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i made a program to convert lowercase strings to upper case like strupr(); in strings.h ..its printing some ascii code when ever i run the program

#include<stdio.h>
#include<conio.h>

void xstrupr(char string[]);

void main(void)
{
    char string[40];
    puts("Enter string:");
    gets(string);
    xstrupr(string);
    printf(" %s ",string);
    getch();
}

void xstrupr(char string[])
{
    int i;
    for(i=0;;i++)
    {
        if ((string[i]>='a')&&(string[i]<='z') )
            string[i]+=64;
        else
            if(string[i]=='\0')
                break;
    }
}
share|improve this question
2  
there's a button with 101/010 ... select your code and click it!! –  ShinTakezou Jul 2 '10 at 16:02
1  
why do you always make other SO users format your code? –  Cogwheel Jul 2 '10 at 16:04
    
Are you reinventing the wheel on purpose? If not, shouldn't you use toupper()? –  Piskvor Jul 2 '10 at 16:27
    
i will be asked to make the builtin functions myself in the examination so i am trying to make them on my own –  Fahad Uddin Jul 2 '10 at 16:46
1  
Why don't you tell use what you entered in your test case, and what you got out? –  David Thornley Jul 2 '10 at 18:04

7 Answers 7

up vote 1 down vote accepted

It looks to me like you're trying to do this at the most basic level. That being said, you're making one erroneous assumption.

You don't get the uppercase version of a letter by adding 64 to it. Moreover, just supplying a magic number is unclear and may be wrong on another character set.

Try changing string[i] += 64; to string[i] += 'A' - 'a';. That will work on all character sets where there's a constant difference between uppercase and lowercase letters.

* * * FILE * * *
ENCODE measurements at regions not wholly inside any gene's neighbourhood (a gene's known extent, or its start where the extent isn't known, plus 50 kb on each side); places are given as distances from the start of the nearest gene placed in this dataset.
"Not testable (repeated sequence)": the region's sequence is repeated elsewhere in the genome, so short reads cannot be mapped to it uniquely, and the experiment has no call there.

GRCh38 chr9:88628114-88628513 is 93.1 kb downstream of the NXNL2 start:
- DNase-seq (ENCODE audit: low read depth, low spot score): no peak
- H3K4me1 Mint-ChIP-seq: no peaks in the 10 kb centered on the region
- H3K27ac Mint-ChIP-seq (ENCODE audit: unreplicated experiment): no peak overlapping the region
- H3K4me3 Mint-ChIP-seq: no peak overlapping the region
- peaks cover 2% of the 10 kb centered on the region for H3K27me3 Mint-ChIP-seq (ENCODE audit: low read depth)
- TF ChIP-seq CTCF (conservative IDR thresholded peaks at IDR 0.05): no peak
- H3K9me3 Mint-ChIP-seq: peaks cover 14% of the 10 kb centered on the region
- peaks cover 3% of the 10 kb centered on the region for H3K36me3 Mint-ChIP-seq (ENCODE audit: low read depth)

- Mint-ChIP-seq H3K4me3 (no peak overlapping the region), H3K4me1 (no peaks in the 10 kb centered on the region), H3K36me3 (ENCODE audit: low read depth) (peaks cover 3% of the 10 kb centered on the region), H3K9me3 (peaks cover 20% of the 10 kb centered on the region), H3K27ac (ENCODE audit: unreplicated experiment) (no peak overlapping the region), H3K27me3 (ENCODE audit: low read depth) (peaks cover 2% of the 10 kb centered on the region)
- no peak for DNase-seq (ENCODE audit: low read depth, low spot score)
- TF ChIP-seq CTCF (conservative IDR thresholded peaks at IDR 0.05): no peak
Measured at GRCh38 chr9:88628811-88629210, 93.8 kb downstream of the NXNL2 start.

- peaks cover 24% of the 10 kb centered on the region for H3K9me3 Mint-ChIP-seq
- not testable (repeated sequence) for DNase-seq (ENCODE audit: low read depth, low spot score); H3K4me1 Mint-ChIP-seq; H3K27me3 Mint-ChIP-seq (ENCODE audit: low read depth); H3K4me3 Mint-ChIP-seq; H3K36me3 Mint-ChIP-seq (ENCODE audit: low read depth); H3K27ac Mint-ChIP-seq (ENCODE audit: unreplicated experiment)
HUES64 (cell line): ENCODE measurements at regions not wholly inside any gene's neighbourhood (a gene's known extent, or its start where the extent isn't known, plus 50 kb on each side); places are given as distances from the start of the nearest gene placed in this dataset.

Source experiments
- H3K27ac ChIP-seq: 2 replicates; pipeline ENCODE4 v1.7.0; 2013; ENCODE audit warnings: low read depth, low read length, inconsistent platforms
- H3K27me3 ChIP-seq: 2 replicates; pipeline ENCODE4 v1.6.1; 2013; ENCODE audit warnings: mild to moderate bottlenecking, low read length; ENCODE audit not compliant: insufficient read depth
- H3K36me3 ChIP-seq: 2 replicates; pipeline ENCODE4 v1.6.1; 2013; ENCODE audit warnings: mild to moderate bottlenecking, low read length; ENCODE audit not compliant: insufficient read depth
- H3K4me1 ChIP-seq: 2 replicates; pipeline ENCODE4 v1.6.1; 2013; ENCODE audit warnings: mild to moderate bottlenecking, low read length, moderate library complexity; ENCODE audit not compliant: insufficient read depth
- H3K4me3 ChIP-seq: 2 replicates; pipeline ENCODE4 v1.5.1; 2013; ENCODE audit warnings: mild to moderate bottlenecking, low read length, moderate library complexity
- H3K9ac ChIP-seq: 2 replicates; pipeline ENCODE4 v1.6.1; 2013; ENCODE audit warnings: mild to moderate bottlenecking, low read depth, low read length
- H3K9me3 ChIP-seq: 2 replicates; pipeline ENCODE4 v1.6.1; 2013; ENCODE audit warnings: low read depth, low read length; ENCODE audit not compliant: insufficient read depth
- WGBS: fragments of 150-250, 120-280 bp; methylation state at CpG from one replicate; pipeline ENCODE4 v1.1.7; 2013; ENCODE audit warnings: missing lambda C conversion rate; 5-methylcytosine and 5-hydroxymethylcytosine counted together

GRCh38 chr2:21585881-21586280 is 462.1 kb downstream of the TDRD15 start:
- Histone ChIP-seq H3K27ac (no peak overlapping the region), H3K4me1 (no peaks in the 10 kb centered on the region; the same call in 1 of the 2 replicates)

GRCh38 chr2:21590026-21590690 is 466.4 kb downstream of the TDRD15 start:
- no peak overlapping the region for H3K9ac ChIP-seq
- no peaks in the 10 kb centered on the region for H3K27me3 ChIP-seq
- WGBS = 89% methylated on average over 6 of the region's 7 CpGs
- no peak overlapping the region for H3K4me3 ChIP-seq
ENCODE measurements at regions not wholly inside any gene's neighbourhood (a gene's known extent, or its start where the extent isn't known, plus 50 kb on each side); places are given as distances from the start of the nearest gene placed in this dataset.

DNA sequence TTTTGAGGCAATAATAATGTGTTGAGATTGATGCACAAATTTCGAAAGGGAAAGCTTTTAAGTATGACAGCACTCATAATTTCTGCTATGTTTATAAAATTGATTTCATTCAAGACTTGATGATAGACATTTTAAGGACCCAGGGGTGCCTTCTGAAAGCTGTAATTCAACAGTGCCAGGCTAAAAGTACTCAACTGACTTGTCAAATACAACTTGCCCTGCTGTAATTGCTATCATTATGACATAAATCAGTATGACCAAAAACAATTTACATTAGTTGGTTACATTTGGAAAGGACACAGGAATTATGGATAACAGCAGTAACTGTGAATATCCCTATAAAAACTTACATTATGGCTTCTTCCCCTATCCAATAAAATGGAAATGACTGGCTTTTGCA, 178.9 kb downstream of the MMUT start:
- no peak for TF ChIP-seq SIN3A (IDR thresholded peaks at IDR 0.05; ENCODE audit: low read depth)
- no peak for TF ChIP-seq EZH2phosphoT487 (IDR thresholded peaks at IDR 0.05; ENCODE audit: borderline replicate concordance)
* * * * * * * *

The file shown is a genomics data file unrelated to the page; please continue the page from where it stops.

Now, this will fail in some cases. For example, in EBCDIC, the letters are not contiguous, so the range from 'a' to 'z' is not all alphabetic. This is why, in real code, you use standard features like isalpha() and toupper(), but this is good as an exercise.

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Actually in ASCII Chart Ranges are as follows:

  • A to Z: 65 to 90
  • a to z: 97 to 122

Your edited program is like that:

#include<stdio.h>
#include<conio.h>

void xstrupr(char string[]);

void main(void)
{
    char string[40];
    puts("Enter string:");
    gets(string);
    xstrupr(string);
    printf(" %s ",string);
    getch();
}

void xstrupr(char string[])
{
    int i;
    for(i=0;;i++)
    {
    if ((string[i]>='a')&&(string[i]<='z') )
        string[i]-=32;
    else
        if(string[i]=='\0')
        break;
    }
}

See the ascii table below:

ASCII Table


Sources:

Image is taken from http://www.unitechnical.info/

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First, the difference in ASCII value between uppercase and lowercase letters is 32, not 64.

Second, and most important, the C library provides tolower() and toupper() functions, which work not only on ASCII, but in whatever encoding you are currently using.

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You're returning an integer (either 0 or i-64) and treating it like it was a pointer to a null terminated string. I'm not surprised it prints junk.

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1  
It's only 0 if there are no lower case letters in string. Otherwise it's i-64 where i is the index of the first lower case letter. –  sepp2k Jul 2 '10 at 16:08

This is horrible, if you don't mind me saying. Don't take this personally, of course.